Slots Expected Value Explained: A Beginner's Guide
Whether you play slots in online casinos or in a live gambling hub such as Las Vegas, you’ll often see the term “ slots expected value” being used. This term goes hand in hand with the house edge as it tells about your expected loss or win on slots , in theoretical terms. That’s a very simplistic answer to the concept that has other important nuances.
With that being said, this guide will explain how the term refers to the average payback of a game. We’ll also explain why expected value numbers don’t always determine whether you’ll win more money or less money in any given game. So, if you’re ready to grasp all the information, scroll down for more.
What Is the 'Expected Value' in Slot Machines?
The term “expected value” is used by statisticians, mathematicians and economists to describe the average outcome of a large number of events. It’s also used by people who play games such as video poker, roulette, and slots. Even though expected value isn’t something mathematicians will talk about very often, the term is quite important for games you’ll play in casinos around the world.
The expected value is expressed as a numerical value. It doesn’t matter if you’re playing slots, video poker, roulette or other games available at your favorite casino, there will always be a numerical value. For example, the expected value for a game of deuces wild video poker might be 95%. A penny slots’ expected value could be 98%.
Expected Value as an Average Probability
The slots expected value is the average outcome of a game that tells you how much you can expect to win or lose over a large number of bets or spins (usually 100,000 or more).
Thus, we can say the expected value is based on the slot machine probability. It’s an indicator of what could happen when you’re playing casino games. It doesn’t determine the exact amount that you’ll win or lose on any game or session, but based on the odds, the expected value gives you an approximate idea.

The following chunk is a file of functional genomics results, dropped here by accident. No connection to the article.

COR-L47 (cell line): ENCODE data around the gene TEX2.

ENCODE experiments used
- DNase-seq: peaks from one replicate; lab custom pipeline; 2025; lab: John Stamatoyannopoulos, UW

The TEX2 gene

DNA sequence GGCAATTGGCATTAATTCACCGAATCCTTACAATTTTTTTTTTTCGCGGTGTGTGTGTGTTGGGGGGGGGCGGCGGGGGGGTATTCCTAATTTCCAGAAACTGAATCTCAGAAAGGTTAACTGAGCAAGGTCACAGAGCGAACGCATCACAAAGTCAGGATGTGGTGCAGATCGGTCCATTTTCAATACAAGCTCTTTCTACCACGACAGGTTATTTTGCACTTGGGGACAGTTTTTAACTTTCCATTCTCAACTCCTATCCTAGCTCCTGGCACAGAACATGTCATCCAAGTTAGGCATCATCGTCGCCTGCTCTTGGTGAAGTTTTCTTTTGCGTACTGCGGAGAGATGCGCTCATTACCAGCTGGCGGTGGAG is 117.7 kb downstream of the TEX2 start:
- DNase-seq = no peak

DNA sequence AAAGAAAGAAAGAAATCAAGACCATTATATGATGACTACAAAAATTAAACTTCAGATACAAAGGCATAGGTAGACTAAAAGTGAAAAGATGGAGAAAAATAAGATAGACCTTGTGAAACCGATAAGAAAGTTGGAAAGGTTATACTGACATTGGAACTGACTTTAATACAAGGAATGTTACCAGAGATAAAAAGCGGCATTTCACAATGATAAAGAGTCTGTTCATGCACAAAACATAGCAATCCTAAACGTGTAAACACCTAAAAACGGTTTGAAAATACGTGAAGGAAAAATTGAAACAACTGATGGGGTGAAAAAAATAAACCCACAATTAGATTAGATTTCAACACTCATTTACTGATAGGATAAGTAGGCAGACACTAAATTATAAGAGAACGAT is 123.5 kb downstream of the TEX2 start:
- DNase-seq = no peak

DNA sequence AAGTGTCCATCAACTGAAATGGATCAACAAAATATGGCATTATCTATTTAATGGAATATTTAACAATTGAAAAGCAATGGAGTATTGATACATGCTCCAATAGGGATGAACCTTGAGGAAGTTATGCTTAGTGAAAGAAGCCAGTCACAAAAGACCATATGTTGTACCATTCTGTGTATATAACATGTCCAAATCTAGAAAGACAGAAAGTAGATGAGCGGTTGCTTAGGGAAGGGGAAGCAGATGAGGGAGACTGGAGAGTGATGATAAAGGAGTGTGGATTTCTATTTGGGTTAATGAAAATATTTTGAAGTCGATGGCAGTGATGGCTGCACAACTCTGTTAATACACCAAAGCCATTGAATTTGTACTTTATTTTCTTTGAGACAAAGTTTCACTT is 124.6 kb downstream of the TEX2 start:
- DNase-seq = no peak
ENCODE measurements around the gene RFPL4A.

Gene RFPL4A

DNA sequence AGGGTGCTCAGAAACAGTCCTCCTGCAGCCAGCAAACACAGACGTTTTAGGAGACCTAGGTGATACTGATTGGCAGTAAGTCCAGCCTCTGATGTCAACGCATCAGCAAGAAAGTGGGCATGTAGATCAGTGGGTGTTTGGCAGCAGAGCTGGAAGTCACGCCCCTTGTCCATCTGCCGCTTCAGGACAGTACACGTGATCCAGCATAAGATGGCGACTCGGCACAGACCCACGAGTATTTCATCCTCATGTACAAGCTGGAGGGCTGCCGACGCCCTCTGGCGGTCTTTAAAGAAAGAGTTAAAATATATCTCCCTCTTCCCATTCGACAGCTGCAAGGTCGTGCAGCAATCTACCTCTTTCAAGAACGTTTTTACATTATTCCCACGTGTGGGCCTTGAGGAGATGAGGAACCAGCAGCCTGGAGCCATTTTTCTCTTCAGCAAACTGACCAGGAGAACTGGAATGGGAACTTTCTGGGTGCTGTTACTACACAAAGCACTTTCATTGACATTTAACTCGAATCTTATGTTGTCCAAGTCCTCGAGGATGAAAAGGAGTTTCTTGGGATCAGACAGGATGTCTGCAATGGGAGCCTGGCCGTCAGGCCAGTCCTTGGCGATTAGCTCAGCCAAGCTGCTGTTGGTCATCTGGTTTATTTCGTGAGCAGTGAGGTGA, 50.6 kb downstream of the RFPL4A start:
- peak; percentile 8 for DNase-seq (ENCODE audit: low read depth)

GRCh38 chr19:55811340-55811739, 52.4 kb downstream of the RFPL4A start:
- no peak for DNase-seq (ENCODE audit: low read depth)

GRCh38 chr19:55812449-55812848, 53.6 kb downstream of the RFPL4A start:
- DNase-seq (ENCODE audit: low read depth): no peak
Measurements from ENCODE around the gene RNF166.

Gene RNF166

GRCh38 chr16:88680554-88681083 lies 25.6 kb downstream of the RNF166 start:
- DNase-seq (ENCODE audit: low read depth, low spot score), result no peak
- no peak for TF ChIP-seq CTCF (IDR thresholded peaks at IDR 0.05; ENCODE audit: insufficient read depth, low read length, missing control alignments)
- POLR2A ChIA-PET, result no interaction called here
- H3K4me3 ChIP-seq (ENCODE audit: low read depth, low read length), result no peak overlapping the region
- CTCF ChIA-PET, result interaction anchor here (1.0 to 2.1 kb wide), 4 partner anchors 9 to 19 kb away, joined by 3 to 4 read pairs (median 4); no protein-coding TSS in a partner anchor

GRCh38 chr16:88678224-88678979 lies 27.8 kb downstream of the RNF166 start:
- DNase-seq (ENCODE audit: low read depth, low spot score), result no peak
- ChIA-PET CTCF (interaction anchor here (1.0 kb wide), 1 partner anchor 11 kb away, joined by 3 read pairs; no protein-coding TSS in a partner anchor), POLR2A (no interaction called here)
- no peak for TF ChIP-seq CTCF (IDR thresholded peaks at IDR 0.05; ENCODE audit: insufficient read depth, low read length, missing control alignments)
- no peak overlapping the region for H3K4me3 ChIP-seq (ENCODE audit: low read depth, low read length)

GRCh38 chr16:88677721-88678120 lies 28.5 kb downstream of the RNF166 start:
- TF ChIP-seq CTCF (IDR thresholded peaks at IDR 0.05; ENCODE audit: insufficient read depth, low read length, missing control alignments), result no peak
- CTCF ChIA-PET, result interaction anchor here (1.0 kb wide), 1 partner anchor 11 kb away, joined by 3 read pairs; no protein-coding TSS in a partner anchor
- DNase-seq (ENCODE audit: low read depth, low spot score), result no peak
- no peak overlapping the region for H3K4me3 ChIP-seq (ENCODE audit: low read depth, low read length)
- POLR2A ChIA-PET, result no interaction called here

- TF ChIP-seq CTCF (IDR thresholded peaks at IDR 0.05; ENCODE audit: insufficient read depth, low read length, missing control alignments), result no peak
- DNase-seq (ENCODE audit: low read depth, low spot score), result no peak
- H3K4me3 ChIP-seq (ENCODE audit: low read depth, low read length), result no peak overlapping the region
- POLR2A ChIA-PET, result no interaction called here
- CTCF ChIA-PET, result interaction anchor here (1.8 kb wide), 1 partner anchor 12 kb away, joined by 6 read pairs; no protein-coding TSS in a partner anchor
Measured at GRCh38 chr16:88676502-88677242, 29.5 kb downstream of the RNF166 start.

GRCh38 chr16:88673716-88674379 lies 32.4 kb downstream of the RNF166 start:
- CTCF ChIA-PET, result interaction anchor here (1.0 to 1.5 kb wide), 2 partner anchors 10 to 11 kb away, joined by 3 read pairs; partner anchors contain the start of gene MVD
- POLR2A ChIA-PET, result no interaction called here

What Is the Expected Value of a $1 Pull on the Slots?
Let's discuss how expected value is calculated over the course of multiple bets with an example. Suppose you’re playing a slot with an RTP of 95% for 1,000 spins at $1 per spin, your expected loss would be 5%. That means that out of every $10 wagered, you would expect to lose $0.50 on average over the long run.
However, this does not mean that you will win exactly 95% back each time you play. You may win or lose more than that amount. While the outcome may vary each time you play depending on luck or variance, the results should tend towards the expected value over time. Let's understand the relation between RTP, house edge and the expected value in more detail.
How to Calculate the Expected Value of Casino Games
You can calculate the expected value of casino games by using this formula:
(probability to win)*(profit) + (probability to win)*(profit) - (probability to lose)*(bet amount)
That may look like an imposing equation if you’re not a mathematician. However, the main points to consider here are -
- your chances of winning/losing